Teasing out the Tantrums
by MJ Fisher
B. Soc. Sc.; GradDip Teaching; Dip. Care and Ed.
Tantrums are an everyday occurrence for parents around the globe. Some are carried off with little fuss and are over within the blink of an eye, while others, unfortunately, seem to be vying for a place in the tantrum Olympics. The type of tantrum that is dealt with at the speed of a sneeze is by no means the type of incident that adults find themselves concerned with. Instead, it is the lengthier ones that leave them feeling like they have to be scraped off the floor with a spatula that bring the trials of childrearing into sharp focus.
While little can be done to obliterate the existence of tantrums from our lives completely, they can be lessened if the adult dealing with them is savvy to the reasons that make them exist in the first place. In this article two such reasons will be discussed.
What’s the motivation?
When getting to the bottom of a tantrum it is helpful to be able to pinpoint what thought or action triggered it in the first place. As human beings, we are all susceptible to a belief system that correlates with our way of life. For example, believing in Santa Clause brings with it the belief to buy gifts to go under a decorated tree. If this belief system is disrupted then unhappiness would likely follow, for instance, waking up on Christmas Day and discovering no presents would invoke emotions ranging from disappointment to anger (depending on the individual).
The motivating factor behind a child’s tantrum correlates in the same way as the above example, although it will not always be quite as obvious. For example, a child having a tantrum over not being allowed an ice-cream could be driven by as little as the child’s belief that they should be allowed.
Being able to identify the motivation behind a tantrum can help direct the flow and severity of the pint-size eruption. For example, if a child’s motivation rests with their belief that they should be allowed the ice-cream one of two things can be done. Firstly, the adult can state that the child is not having an ice-cream. Such a statement will naturally be met with an increase in emotional outpour, achieving nothing else than the adult’s intended outcome of the encounter. This in itself is not bad, providing the adult has a strong resolve. Secondly, the adult can steer clear of mentioning anything about ice-creams, focusing on the child’s direct feelings of sadness or anger only until the eye of the storm has passed. Once the bulk of emotional intensity has passed then conversations about the ice-cream whys and why nots can be had without a second flare-up.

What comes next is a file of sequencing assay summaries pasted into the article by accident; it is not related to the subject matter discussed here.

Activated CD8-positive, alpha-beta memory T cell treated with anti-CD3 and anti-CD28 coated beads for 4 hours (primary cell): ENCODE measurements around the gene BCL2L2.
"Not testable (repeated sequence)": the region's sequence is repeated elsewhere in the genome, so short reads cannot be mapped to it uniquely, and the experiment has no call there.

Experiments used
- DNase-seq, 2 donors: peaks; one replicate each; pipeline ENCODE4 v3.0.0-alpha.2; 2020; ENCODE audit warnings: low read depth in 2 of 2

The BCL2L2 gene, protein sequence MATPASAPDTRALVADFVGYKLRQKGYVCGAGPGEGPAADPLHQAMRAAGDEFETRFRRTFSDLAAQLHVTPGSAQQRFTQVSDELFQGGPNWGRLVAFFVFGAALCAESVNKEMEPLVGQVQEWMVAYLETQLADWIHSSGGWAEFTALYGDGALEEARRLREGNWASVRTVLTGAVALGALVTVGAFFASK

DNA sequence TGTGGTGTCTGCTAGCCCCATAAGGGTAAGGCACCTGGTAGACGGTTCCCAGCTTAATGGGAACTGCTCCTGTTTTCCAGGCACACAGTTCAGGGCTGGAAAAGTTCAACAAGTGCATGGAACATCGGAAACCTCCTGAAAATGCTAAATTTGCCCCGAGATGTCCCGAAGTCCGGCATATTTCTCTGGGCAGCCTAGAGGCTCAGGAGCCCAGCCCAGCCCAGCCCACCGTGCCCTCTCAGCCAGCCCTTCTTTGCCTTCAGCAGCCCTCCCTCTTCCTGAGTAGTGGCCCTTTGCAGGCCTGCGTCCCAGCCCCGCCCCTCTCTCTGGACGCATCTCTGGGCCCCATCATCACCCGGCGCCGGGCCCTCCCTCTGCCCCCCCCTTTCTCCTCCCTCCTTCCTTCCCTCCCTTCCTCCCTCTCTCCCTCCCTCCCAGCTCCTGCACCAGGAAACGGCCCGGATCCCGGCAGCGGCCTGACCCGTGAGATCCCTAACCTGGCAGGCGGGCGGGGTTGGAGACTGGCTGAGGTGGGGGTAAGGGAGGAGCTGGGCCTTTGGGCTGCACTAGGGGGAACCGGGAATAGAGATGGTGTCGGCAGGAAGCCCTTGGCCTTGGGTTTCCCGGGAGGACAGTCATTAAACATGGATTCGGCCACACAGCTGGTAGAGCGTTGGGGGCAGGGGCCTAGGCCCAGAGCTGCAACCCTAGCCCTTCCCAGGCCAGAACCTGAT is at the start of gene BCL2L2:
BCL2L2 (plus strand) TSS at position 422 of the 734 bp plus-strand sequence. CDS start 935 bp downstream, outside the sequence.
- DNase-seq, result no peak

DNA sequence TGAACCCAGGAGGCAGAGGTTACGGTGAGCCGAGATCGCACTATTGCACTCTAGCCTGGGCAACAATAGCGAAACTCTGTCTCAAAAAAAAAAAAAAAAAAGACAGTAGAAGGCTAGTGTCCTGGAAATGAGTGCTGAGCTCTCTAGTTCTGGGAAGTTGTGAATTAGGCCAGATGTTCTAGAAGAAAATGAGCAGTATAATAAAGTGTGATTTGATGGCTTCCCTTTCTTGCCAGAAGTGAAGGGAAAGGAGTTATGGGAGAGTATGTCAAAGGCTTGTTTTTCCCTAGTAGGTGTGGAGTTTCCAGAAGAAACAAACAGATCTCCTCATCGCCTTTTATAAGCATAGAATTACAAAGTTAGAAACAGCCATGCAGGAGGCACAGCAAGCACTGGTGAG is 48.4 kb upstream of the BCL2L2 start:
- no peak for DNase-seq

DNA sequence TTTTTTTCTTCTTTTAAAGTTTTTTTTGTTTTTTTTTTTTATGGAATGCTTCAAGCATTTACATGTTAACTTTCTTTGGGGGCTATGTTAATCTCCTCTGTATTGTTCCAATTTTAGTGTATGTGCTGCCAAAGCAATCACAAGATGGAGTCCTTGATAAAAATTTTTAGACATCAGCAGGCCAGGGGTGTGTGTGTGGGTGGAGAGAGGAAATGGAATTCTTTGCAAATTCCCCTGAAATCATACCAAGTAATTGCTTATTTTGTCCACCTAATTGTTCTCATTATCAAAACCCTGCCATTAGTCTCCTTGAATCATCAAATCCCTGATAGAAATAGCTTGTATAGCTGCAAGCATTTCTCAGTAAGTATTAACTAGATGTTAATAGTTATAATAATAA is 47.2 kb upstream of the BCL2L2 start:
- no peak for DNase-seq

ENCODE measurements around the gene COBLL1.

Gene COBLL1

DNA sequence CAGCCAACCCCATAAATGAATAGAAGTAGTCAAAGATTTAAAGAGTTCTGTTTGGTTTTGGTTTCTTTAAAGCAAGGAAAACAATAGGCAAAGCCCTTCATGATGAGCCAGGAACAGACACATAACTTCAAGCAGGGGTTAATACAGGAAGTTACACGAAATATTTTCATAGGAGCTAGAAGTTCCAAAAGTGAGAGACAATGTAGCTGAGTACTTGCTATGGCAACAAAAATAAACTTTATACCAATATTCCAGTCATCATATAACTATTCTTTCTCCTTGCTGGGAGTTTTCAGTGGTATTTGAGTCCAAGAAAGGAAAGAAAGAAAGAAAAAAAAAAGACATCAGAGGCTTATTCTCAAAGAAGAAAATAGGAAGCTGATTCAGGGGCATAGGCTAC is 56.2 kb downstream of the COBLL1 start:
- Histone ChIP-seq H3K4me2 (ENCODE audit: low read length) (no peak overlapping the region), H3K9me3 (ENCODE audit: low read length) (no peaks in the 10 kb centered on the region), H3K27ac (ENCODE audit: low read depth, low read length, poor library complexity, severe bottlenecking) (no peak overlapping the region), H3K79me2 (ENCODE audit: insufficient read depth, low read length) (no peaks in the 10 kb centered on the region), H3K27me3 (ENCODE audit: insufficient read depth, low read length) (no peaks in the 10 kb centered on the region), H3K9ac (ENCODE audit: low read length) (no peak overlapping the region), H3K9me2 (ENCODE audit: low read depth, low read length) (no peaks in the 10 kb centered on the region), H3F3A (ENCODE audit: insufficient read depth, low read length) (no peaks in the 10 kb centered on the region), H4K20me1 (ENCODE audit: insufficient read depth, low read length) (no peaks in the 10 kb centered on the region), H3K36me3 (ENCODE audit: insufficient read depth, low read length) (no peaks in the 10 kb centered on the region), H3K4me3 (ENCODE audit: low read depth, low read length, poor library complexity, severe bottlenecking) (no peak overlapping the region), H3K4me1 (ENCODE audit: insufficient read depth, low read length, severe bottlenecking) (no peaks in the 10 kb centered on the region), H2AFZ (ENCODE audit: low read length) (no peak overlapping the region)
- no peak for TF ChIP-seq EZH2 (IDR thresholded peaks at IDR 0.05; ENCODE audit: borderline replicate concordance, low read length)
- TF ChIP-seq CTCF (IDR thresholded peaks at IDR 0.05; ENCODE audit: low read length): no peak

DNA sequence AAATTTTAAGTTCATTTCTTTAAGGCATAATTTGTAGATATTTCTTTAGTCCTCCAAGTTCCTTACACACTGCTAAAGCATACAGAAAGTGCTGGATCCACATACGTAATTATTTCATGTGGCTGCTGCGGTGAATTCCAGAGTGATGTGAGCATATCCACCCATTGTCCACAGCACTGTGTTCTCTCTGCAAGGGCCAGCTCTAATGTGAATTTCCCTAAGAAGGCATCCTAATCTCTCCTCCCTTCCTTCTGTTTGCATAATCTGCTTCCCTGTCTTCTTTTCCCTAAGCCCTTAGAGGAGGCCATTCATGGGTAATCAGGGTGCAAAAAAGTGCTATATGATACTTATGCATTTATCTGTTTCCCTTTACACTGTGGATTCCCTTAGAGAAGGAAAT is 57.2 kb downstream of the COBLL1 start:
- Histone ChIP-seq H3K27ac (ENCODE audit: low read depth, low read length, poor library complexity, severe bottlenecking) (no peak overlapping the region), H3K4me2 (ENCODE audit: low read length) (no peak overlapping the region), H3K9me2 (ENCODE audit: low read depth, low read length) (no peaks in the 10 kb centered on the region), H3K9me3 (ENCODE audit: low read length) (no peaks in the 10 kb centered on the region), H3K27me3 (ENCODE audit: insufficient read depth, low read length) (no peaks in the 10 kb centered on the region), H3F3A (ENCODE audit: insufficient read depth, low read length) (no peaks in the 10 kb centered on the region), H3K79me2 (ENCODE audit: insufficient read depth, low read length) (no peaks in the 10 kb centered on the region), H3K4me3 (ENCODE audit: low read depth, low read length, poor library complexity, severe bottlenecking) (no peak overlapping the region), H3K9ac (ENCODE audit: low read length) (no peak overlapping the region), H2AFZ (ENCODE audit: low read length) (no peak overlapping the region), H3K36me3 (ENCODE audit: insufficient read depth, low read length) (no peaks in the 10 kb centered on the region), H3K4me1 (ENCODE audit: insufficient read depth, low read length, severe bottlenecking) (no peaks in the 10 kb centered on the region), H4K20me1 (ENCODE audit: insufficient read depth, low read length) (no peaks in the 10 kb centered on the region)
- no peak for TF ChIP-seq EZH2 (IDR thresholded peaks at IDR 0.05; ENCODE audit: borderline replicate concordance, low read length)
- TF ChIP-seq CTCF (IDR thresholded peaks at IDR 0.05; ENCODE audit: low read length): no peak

An overload of emotion
Emotions are a wonderful thing, because even though we do not often acknowledge it, they help to guide us towards understanding when things are and are not right in our world. For the child who cries when they fall over their tears let us, and them, know that they need comfort. For the child who laughs loudly at a chicken crossing the road joke, joy lets them know they have found a true cord of happiness and that they should seek out other similar moments throughout their lives.
The shortfall of emotion is that it is easily influenced by different parts of our body, thus meaning that a minor unhappiness can be hijacked by multiple things, all of which have a negative effect on the part of our brain that helps to keep us cool, calm and rational.
When rationality is lost, tantrums gain intensity.
It is fair to say that the less is more rule applies to instances where children are lacking the ability to remain rational. This means that when adults adopt a response to a child’s tantrum they often do better if they say and do less. For example, trying to talk children off their tantrum ledge is less effective than riding out the storm with fewer words. Another less is more example might be when an adult wordlessly cuddles a child to help them calm down. The opposite of these examples is when an adult tries to lend the child their rational thinking, offering up all the very valid reasons as to why the child should see the adult’s point of view. Unfortunately this is often a plight set to fail.
Gauging when to go into battle with a child is and always will be dependent upon a particular circumstance; however, one of the best ways to fashion a response is to understand if the brain has lost its rational plight. If it has, it can be wise to wait for rationality to tap on the windowsill once more before proceeding. Once rational thought is back on the road then the child will be more respective to hear that the ice-cream, for now, is remaining tucked away in the freezer.
The long and short of it
No matter what, when children are near, tantrums will always exist. Tantrums are motivated by belief systems that ignite reactions within our body, some of which lead individuals to lose their ability to think and behave rationally. When rationality is lost it can be tempting for adults to lend children some of theirs; however, such attempts are rarely fruitful.
Instead, the less is more proverb comes into its own, meaning that less talk and action can yield greater results. The long and short of most situations involving tantrums is that talking must become as taboo as an unmarried man and woman living together in Victorian times. Adults who spend their time learning how to identify children’s motivations can be afforded the luxury of knowing what words, if any, will help the child get their emotions back in control. When timed carefully, words and actions can work together to avoid repeat tantrums and help restore an equilibrium back into the day.